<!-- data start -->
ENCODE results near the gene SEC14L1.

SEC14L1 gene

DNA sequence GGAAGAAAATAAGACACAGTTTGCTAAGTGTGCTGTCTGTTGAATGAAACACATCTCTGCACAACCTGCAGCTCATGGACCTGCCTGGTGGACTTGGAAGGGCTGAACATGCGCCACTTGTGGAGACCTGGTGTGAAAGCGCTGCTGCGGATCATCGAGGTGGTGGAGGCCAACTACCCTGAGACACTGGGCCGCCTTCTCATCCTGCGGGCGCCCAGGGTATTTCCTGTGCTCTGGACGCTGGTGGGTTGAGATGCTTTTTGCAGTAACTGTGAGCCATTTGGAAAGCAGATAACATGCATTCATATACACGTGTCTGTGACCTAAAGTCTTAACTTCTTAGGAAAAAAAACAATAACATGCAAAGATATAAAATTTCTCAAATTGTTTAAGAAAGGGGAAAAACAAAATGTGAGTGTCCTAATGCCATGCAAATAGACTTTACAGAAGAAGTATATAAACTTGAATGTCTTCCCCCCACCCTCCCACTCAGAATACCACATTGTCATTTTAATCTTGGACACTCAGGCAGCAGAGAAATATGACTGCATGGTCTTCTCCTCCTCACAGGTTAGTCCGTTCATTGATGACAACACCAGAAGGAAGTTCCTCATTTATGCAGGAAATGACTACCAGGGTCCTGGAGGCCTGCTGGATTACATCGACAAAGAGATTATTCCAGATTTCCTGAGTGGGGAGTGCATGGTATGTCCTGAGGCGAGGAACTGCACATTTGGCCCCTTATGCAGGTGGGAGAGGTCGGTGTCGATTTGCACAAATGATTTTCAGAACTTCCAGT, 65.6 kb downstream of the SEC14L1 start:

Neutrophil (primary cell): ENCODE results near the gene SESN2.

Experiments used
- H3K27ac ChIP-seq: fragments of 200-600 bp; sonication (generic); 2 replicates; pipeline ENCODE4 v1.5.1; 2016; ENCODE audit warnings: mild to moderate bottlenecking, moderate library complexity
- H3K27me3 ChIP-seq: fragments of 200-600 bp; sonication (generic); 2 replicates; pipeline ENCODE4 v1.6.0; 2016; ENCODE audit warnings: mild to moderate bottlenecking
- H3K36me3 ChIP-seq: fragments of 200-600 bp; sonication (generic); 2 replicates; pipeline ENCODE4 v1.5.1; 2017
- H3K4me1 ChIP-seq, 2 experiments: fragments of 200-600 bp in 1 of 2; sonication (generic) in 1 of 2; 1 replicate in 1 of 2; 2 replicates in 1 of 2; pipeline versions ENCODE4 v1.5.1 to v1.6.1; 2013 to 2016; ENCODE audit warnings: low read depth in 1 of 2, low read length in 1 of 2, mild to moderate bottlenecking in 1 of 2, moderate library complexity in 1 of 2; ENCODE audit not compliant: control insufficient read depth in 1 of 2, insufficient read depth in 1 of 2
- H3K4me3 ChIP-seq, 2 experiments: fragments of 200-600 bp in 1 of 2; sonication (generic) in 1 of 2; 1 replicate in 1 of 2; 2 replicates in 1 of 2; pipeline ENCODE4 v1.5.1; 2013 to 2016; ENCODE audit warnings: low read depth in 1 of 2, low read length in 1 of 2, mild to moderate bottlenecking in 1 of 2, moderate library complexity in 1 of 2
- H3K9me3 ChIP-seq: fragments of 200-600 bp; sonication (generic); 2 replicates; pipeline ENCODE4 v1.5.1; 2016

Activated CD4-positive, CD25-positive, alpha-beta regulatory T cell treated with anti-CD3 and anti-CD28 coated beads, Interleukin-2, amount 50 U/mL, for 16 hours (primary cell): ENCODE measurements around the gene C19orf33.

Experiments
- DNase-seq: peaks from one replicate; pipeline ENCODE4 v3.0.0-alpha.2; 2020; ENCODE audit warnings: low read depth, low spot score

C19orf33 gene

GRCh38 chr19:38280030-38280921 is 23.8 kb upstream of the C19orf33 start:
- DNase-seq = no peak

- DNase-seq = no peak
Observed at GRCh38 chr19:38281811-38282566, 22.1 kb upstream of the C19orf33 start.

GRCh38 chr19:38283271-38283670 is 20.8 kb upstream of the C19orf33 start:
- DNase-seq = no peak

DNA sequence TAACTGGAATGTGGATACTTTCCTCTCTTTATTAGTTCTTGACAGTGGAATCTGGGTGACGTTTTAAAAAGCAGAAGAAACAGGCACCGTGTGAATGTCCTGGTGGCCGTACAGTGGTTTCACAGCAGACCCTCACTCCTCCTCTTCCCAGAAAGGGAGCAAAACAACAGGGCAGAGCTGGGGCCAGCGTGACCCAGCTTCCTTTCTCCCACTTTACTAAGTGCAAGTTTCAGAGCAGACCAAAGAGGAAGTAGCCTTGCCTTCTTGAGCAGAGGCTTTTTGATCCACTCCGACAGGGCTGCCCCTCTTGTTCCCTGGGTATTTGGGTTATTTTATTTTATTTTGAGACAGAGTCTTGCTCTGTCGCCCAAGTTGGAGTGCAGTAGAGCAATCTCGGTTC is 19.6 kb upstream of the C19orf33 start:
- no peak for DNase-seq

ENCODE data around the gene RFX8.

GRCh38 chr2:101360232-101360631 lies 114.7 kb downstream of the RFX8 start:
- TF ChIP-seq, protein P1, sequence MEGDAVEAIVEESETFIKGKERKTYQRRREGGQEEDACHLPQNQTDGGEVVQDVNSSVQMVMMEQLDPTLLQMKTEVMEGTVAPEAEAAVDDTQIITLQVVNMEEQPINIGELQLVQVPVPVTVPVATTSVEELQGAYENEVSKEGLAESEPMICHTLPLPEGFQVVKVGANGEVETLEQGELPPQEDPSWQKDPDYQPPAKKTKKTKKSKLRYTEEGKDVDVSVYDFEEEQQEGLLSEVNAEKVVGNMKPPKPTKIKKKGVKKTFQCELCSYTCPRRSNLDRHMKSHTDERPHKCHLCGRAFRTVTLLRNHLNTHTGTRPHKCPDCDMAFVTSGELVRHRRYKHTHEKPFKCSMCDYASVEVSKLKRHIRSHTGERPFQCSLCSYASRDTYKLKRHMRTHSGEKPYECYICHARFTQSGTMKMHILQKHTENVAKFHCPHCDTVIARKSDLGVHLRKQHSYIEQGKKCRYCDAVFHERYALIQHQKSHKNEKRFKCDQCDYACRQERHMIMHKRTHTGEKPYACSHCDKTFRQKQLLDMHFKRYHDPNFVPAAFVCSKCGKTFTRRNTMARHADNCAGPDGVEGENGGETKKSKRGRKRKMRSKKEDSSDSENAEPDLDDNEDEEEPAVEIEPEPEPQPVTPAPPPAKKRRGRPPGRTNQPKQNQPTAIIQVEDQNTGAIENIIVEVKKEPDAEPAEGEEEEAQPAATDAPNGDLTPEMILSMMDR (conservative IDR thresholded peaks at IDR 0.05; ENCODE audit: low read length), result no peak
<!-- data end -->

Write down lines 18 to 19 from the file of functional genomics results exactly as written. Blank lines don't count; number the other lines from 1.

- DNase-seq = no peak
Observed at GRCh38 chr19:38281811-38282566, 22.1 kb upstream of the C19orf33 start.